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To Grandmother’s House We Go: Keeping Holidays Safe for Kids

Thanksgiving marks the beginning of gatherings highlighted by family, friends, and feasts. With so many loved ones milling about, it’s not uncommon for the littlest guests to sneak off and find their way into trouble. Pediatrician Dr. Anne Brayer offers steps for keeping kids safe in various settings.

Seeing Spots? Facts on Flashers and Floaters

Our eyes change as we age and, by the time we reach age 60, we may notice flashers and floaters in our vision. Often harmless, flashers and floaters can be alarming and may mean it’s time for an eye exam. UR Medicine ophthalmologist Dr. David Kleinman offers insight (pun intended) into these visual phenomena.

4/14/2014 | 0 comments

Skin Smarts: 6 Steps for Sun Seekers

Heading south for the upcoming spring break? Remember to protect your skin from the sun’s damaging rays. UR Medicine dermatologist Dr. Mary Gail Mercurio says the idea that a suntan makes you appear healthy is truly only skin deep. She offers six steps for sun safety.
4/10/2014 | 0 comments

Organ Donation: The Power to Change Lives

Ever wonder if doctors’ and nurses’ medical care efforts might be less than heroic when they know a patient has signed an organ donor card? Nothing could be further from the truth. Giving the gift of life is more about life than death, says Rob Kochik, executive director of UR Medicine’s Finger Lakes Donor Recovery Network.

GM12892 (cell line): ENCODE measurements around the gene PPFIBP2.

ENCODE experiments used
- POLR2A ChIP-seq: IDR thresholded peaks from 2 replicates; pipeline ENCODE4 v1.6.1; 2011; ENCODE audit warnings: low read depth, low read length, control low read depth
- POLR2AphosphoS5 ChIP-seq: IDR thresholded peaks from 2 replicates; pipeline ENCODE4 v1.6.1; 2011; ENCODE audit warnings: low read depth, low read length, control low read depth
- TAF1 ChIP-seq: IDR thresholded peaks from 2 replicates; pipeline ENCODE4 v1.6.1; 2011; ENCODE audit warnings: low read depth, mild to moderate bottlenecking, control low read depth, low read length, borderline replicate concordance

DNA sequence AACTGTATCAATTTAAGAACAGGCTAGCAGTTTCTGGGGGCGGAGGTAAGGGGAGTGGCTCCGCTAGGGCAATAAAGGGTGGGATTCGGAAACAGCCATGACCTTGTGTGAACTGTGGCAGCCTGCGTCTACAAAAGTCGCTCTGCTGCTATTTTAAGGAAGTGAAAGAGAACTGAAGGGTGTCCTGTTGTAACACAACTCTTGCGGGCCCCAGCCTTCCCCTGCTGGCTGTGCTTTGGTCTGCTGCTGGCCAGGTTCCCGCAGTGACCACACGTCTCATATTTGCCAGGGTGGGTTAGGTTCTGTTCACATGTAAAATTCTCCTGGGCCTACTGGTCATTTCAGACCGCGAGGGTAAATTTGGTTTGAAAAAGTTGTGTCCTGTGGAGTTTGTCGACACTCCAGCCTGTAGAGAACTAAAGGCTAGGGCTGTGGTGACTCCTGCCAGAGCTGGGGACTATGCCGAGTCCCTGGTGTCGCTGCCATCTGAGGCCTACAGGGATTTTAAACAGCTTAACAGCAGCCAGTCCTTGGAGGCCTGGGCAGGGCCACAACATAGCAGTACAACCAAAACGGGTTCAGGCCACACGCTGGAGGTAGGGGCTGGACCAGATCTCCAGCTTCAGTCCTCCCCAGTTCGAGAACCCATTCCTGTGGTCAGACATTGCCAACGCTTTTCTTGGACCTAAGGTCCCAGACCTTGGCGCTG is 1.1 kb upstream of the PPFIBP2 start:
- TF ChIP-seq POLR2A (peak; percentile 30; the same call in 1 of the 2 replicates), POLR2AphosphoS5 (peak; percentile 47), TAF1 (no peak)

4/4/2014 | 4 comments

Autism on the Rise: What You Need to Know

The number of kids with autism has risen sharply, according to a new estimate issued March 27 by the Centers for Disease Control. The data finds autism spectrum disorders in one in every 68 children, up 30 percent from numbers reported just two years ago. UR Medicine autism expert Dr. Susan Hyman weighs in on the importance of these new statistics.
 
3/28/2014 | 0 comments

Tune in to Kids’ Screen Time

With cellphones and handheld devices joining the ranks of the usual screen-time suspects—television, computers, and video games—parents need to be vigilant about their children’s electronic media use. Excessive screen time can lead to a myriad of issues, such as attention problems, difficulties in school, sleep disorders, and obesity. UR Medicine’s Dr. Stephen Cook shares advice for curbing kids' screen time.   
 
3/24/2014 | 0 comments